“Putting the catalog online is something that can be done immediately,” he says. “But you haveto leave it open in its design so that you can expand it to become part of an accounting or inventory system later.”

To demonstrate the capabilities that Yesterday Corp. would have, Cubukcu’s team at IOS Ltd. designed a model Web site, which you can find at yesterdaycorp.cyberorg.com.

The turnkey solution

Mark Geyman, director of marketing for NetForce Development, in Woodmere Village on Cleveland’s East Side, prefers to reduce the risk that comes with tying together varied computer applications. To do that, he recommends installation of a turnkey system that satisfies Yesterday Corp.’s short-term needs and long-range goals.

After a series of meetings with key management to determine exactly what those needs and goals are, the first decision is whether to use a PC-based (Windows) network server or a substantially more costly Unix-based platform, says NetForce President Lauren Patrick.

Patrick suspects a Unix-based server is probably more powerful than what Yesterday needs.

A second issue in the turnkey approach is whether to write custom software—more costly than off-the-shelf products, Geyman says. He figures Yesterday would be best served in its Internet needs with a product from Microsoft or Netscape—both affordable and capable of being customized to a degree.

Next, the company would need to establish a LAN for each of its locations and connect the LANs with a “virtual private network”—an Internet-based means of connecting remote locations. Patrick would recommend using a national Internet Service Provider such as UUNet or Digex rather than a local provider for the simple reason that sales people or executives who are traveling will find it easier to connect with the office.

However, with all of its operations anchored in Northeast Ohio, there are local providers that could do the job.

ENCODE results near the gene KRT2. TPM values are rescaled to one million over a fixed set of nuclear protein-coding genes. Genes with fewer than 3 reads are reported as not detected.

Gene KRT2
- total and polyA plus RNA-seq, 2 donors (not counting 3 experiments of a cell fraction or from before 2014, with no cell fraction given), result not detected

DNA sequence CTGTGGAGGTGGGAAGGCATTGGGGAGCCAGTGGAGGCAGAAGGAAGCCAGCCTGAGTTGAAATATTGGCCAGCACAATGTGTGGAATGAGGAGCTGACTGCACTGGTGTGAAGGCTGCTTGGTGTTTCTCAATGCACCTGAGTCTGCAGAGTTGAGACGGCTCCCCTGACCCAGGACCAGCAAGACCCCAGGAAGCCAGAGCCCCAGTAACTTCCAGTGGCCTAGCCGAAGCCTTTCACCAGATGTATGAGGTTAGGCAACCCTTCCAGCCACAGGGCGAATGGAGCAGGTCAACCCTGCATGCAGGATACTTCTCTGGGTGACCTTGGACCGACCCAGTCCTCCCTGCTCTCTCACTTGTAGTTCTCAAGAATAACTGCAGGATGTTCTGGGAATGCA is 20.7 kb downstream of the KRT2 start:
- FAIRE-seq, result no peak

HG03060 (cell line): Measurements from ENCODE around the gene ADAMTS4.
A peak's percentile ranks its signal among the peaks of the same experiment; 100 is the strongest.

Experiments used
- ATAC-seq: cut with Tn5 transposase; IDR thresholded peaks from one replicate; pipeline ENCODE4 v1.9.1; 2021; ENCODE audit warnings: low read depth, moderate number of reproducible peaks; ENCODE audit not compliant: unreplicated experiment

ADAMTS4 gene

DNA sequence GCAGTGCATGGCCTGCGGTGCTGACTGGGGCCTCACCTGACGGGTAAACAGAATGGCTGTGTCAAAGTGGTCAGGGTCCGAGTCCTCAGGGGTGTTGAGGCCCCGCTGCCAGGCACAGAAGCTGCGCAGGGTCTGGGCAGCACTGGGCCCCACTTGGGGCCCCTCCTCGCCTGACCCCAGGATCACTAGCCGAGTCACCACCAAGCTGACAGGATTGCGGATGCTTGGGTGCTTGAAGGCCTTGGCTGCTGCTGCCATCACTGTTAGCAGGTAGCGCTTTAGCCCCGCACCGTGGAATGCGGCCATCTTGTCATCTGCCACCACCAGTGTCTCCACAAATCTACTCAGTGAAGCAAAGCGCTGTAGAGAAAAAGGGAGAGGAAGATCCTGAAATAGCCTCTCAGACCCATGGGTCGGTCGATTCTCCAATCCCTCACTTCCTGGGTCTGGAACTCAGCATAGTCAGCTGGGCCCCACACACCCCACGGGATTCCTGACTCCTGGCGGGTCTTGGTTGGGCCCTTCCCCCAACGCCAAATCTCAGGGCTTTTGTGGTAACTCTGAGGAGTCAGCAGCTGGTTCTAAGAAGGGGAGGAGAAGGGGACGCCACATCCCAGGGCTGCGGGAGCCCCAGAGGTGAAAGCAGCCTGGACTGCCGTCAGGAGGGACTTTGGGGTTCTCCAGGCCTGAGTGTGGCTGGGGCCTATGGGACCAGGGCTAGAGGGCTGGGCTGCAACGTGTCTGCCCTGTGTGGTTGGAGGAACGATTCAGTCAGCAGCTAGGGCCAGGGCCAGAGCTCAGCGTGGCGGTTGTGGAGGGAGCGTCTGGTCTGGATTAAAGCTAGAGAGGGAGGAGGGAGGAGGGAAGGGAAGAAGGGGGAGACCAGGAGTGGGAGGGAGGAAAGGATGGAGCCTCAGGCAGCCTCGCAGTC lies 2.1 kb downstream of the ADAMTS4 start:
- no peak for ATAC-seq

Because of Yesterday Corp.’s four-month deadline, the heart of the turnkey approach would focus on the infrastructure first, then make EDI and e-commerce the top priorities.

After that, the other applications can be phased in, with the company’s existing database being converted to fit those packages.

“The best option would be to start with accounting and inventory now, then bring in sales in six months,” says Patrick “That type of phased-in approach would allow Yesterday to grow.”

Such a solution would cost between $125,000 and $200,000.

One project and one goal at a time

It’s difficult to anticipate changes or problems that might pop up in the future, says Joseph LaMantia, vice president of DeCarlo, Paternite & Associates Inc. in Independence. That’s why he favors tackling the challenge as a series of small projects.

LaMantia says a quick evaluation of Yesterday’s situation showed the company was in dire need of information system planning, hardware infrastructure, networking, data communication, business systems software (e.g., ERP), EDI, e-commerce and technology integration.

“When we came in and looked at them, we saw they didn’t have a strong MIS staff. No one understood technology, no one understood how to leverage technology for a solution, there was no consistent IS budget and no strategic plan,” he says. “The company was reactive, not proactive and considered Information Services a less important area in the company.”